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Friday, 29 August 2014

Kenya's Terry Mungai on How Being Jobless Led Her Into Entrepreneurship

Meet Kenya's Terry Mungai , a renowned entrepreneur in Kenya’s beauty industry. She runs a chain of high-end salons and beauty shops, a training institute and a beauty pageant. She lost her job and was on the verge of losing her home when she became motivated to follow her passion. Having a good job one day and being jobless the next day led to her entrepreneurial journey, she said. “That experience was motivation enough. I wanted to be in charge of my destiny.”

She decided to sell her salon to pay off more debts and moved to a better location in Nairobi where she started Ashleys beauty salon. She recalls when setting up her first outlet she ran out of money and even had to sell her car to complete the project. “I did not have a choice because the salon was now going to be my livelihood. I figured I could always buy another car in future. Unlike the first time when I bought an existing business and had to continue using its name, this time around I had the opportunity to start something from scratch that could be associated with me. When we finally opened Ashleys, people really bought into the idea,” she says.

“Having been a corporate lady myself I had visited lots of salons and could see there was a gap. There was nothing different, and attendants treated all customers the same way. I could see an opportunity to invest in a salon that treated the corporate woman differently, in a particular way, pampering her.” Ashleys now operates 11 centres in Nairobi and Mombasa. Mungai says Nairobi’s notorious traffic jams and limited parking space motivated her to start expanding the business to bring the service closer to clients. “People don’t want to look for service, they want service to go to them.”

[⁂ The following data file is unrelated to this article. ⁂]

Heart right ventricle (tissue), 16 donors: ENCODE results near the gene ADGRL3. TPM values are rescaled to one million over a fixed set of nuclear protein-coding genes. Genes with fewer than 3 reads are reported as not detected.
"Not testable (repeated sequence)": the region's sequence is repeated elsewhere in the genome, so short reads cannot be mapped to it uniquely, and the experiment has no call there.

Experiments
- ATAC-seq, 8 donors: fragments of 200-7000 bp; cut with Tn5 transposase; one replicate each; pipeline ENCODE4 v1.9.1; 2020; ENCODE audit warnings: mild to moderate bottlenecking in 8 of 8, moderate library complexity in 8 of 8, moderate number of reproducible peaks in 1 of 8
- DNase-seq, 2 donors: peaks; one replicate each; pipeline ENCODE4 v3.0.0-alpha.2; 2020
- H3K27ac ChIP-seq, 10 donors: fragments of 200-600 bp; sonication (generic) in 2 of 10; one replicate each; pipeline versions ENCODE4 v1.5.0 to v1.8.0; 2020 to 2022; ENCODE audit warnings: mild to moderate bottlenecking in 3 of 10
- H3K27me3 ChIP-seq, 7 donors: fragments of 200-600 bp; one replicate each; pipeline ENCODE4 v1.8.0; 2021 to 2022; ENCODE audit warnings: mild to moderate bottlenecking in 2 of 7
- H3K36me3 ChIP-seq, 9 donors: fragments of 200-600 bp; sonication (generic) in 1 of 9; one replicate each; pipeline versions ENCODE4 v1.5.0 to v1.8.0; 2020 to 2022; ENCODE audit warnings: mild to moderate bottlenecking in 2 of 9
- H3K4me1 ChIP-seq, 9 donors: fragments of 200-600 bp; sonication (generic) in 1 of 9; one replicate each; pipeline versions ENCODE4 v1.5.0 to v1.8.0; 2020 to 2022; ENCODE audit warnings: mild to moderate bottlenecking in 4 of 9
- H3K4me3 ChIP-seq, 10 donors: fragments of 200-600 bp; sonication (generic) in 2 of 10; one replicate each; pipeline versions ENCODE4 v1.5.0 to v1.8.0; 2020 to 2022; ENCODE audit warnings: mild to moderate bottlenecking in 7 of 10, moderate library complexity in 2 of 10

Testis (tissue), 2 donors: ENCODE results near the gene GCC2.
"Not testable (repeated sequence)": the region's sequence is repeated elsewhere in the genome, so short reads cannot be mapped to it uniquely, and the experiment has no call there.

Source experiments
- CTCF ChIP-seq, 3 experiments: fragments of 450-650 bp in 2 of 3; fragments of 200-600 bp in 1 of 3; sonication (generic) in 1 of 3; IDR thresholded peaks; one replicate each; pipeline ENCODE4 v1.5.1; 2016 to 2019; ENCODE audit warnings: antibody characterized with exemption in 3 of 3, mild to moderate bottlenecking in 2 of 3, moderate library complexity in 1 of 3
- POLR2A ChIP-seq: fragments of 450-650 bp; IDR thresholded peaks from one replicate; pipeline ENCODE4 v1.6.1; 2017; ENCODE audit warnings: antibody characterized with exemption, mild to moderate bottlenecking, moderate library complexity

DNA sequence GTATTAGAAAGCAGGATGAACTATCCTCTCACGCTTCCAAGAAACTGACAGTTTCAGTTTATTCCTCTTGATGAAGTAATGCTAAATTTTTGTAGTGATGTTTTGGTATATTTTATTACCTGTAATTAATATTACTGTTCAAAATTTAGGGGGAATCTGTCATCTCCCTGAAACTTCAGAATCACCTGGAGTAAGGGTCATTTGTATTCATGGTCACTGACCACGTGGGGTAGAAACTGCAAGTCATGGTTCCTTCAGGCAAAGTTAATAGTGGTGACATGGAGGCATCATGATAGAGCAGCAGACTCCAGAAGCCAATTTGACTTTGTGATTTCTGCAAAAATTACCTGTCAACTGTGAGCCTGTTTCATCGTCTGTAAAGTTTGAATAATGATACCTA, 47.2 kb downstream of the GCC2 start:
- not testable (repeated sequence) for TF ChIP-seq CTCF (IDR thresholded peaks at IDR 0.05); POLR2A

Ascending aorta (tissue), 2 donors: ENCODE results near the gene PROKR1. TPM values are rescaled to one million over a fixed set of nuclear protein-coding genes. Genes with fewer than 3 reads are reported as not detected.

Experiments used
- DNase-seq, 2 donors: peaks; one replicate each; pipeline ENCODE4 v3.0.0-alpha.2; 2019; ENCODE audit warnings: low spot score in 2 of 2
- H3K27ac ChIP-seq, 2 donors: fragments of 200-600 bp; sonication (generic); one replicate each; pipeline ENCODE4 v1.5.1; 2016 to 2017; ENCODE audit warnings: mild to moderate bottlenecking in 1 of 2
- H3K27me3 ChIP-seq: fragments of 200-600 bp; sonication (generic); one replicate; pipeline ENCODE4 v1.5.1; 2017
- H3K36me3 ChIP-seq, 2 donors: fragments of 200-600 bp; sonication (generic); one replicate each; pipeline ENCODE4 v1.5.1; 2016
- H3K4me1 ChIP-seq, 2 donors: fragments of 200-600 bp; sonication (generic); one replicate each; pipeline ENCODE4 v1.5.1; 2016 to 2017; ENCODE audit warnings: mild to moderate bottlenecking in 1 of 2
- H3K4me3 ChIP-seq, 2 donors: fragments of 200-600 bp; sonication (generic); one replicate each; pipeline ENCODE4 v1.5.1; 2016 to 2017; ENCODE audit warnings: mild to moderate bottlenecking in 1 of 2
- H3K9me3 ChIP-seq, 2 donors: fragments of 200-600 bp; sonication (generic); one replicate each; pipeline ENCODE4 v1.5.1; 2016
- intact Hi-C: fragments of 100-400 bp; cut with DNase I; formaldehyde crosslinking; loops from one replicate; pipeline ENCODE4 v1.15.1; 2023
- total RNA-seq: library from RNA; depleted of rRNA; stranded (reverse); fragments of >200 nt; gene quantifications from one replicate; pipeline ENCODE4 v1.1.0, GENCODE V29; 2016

Mungai also holds the licence for the Miss World Kenya and has organised the beauty pageant for over a decade. In addition she started Ashleys Hair and Beauty Academy, mostly out of her own frustrations with the industry. At the time there were only a handful of such beauty training centres in Nairobi. Many people did not consider beauty a professional career hence there was limited expertise in the industry. She would spend months training new staff because although many had some technical skill, they lacked confidence and would get intimidated by some customers. But ironically, as her staff became more confident and mastered customer service, other salons would poach them.

“What hurt me the most is that I was investing in training my people and other salons would be waiting ready to poach them. This frustrated me for two years then I realised people respected the training I was giving. It occurred to me that if I trained people for a fee I would gladly let them go (after training) to create room for other students. We have now trained more than 7,000 people.
It is now a career of choice. People come in to get a diploma in cosmetology because they have a passion for beauty, not because they do not have other career options.”


“I am a risk taker and more importantly my faith in God propels me. I work hard and I give it my best. I don’t believe in failure.”

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